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The Trick Facebook Added To Make Us All Hooked On Social Media

Did you know Facebook didn’t used to support tagging and liking?

When apps like Facebook first debuted, they didn’t allow users to “like” other posts or tag users. It’s not a stretch to say the like button was one of the best innovations of the last decade, but perhaps also the worst at the same time.

Tagging and liking on social media were not part of the original business model, as author and productivity expert Cal Newport has explained.

These “approval indicators” as they are known were invented after the fact. In fact, you might be surprised to learn that the “like” button was not added to Facebook until 2007, three years after the social network launched.

In his books, Newport has said that the iPhone (released the same year) was never intended to be an all-day device where we scroll on Twitter like zombies.

When Steve Jobs announced the product, he suggested it was more like an MP3 player that could double as a phone. Newport says social media created a frenzy of activity where we mindlessly scroll all day. It’s now business as usual, funneling billions into the coffers of social media platforms.

Newport equates this perfunctory, robot-like doom scrolling with how people use a slot machine in Las Vegas. He’s not kidding. The experts at social media companies studied slot machines and how they become so addictive and then modeled likes and tagging after gaming machines.

You “win” when you see likes on your posts. Curiously, we barely know this is happening. Facebook recently overhauled their interface in browsers and made it look much more appealing with bright colors and extra white space. In essence, they made it look more like a slot machine than ever before.

We are participating in constant unstructured conversations, and yet our brains were not designed to work in this haphazard way. We like to focus for short periods—let’s say seven minutes at a time—and accomplish one thing. We feel productive and find meaning and purpose that way. We did something. The whole idea with social media, conversely, is to switch focus constantly from one thing to another. Baby pictures for a few seconds, then wedding shots, then pictures of grandma. It’s a willing, constant, obsessive, and chaotic overload of our senses all day long.

Our brains need occasional periods of serenity. You can try an experiment right now to see how this works. Because visual information accounts for 30 percent of brainpower, the simple act of closing your eyes can create a sense of calm. (Taking a nap is even better.) Try closing your eyes for only seven minutes, taking deep breaths as you do. You’ll feel relaxed and calm because your brain had a quick respite.

One thing that’s critically important to understand about constant social media use is that it’s a way to alleviate pain. We might not even know which pain we’re trying to alleviate. It might be so deep-seated in us that we’re not aware of it. Pain due to conflict at home, depression caused by working too much on meaningless tasks. We’re craving false stimulation and a dopamine reward in our brains, and we don’t even know why. We’re seeking approval and credibility with our peers, but we have never met half of those so-called peers. We “like” because we want to be liked.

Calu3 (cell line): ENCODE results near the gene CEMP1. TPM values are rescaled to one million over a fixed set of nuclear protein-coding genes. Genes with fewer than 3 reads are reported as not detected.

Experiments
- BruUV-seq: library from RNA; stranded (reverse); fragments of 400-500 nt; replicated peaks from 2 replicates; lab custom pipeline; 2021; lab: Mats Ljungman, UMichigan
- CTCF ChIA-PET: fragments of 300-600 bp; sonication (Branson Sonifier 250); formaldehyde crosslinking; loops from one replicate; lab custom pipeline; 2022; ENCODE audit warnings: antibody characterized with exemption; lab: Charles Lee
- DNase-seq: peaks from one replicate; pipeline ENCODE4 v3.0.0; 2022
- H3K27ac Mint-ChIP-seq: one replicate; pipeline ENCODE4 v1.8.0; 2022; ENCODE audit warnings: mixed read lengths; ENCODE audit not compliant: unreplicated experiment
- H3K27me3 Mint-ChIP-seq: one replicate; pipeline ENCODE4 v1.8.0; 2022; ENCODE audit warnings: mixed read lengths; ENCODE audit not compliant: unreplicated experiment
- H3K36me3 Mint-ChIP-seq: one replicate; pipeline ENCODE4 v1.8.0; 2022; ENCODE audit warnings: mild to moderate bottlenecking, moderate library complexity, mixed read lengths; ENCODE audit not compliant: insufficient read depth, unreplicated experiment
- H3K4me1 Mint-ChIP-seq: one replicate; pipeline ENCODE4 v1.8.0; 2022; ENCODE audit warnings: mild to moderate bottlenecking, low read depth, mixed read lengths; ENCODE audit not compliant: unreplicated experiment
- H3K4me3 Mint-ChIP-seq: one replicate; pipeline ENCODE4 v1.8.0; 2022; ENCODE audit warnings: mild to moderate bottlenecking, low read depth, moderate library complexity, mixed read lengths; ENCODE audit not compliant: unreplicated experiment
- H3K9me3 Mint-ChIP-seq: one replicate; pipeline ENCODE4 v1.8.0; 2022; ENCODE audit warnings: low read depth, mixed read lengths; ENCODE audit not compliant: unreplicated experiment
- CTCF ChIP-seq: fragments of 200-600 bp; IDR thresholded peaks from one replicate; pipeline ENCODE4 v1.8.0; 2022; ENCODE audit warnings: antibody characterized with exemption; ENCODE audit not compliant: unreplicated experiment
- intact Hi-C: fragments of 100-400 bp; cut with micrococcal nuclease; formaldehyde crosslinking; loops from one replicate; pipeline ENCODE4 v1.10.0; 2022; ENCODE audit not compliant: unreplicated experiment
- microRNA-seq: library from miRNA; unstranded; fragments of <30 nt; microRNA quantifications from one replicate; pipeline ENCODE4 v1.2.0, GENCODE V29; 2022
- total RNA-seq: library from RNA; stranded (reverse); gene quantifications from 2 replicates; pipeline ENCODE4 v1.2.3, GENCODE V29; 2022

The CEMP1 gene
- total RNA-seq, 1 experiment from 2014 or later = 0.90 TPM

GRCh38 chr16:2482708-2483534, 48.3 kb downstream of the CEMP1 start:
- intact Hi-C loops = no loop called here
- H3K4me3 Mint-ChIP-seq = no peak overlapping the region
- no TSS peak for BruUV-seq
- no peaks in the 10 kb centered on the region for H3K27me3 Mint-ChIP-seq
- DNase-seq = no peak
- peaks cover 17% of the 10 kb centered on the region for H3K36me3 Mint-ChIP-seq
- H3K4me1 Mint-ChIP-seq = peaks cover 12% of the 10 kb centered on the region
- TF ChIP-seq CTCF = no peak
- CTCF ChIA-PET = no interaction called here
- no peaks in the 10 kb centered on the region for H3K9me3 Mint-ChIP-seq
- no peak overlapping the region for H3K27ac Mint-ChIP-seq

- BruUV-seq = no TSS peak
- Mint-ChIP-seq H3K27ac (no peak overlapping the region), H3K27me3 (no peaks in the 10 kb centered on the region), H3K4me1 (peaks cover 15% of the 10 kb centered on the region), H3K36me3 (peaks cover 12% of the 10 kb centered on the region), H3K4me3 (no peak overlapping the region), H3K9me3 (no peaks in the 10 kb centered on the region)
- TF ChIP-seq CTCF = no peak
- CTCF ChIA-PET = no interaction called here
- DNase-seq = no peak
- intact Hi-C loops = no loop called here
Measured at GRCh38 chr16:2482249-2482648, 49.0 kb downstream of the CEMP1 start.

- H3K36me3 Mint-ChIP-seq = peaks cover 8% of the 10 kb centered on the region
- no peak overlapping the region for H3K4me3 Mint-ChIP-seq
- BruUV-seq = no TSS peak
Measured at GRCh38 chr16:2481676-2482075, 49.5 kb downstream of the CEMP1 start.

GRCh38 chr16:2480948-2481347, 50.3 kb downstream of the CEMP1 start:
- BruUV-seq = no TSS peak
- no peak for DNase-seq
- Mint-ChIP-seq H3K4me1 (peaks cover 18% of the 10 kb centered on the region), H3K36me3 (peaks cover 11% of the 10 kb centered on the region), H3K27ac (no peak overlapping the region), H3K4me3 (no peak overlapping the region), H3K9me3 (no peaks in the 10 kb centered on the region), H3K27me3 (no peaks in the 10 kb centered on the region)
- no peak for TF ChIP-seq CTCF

The desire to impress others is a widespread psychological pursuit known as the sociometer. We have social radars, and they are always on full alert. Another irony is that while we try to alleviate the stress of life by using social media, we’re actually creating more stress in our pursuit. We don’t measure up to everyone else. That false sense of stress relief creates a vicious cycle as we crave more false rewards.

None of it works.

Once we realize social media won’t provide the answers we’re looking for, the next question is, Where do we look instead?

Good question, I’m so glad you asked.

Meaning has to come first, then work. Purpose must live inside of us before we start striving after something ephemeral like workplace satisfaction. Whenever we try to find meaning and purpose in work, we’ll find that work won’t quite satisfy us.

I’ve tried to find meaning through my tasks. Sad to say, it doesn’t work. Working hard won’t make you feel better about yourself. Good productivity won’t change your life or improve relationships.

What does work? First finding meaning and purpose. Then you can view work (and social media) as nothing more than a means to an end because you are acting on the purpose you’ve already found. It changes everything about how you work.

Social media is merely the most obvious example of how some of us try to find meaning through clicking, liking, sharing, and commenting. Maybe if we keep scrolling through Instagram we’ll relieve some anxious thoughts. There’s a tendency to think we are “working” toward some goal when in fact it’s an illusion of work.

I like how writer Emily Gould explained that she spent years writing a novel and tricked herself into thinking she was being productive by posting on Twitter. She felt productive, but it was actually just an escape from work.

Isn’t that what a lot of our quests for success look like? We strive after work and we strive after meaning, and suddenly we realize it was all a waste of time.

Social media is the most obvious waste of time right now.

While many of us use social media as a salve while we’re waiting in line at Starbucks, we can become much more intentional about how we use these apps. We can use social media in a much more purposeful way. Determine the meaning and purpose you have first, then view social media as merely a tool to help you do your job.

Excerpt from my book The 7-Minute Productivity Solution.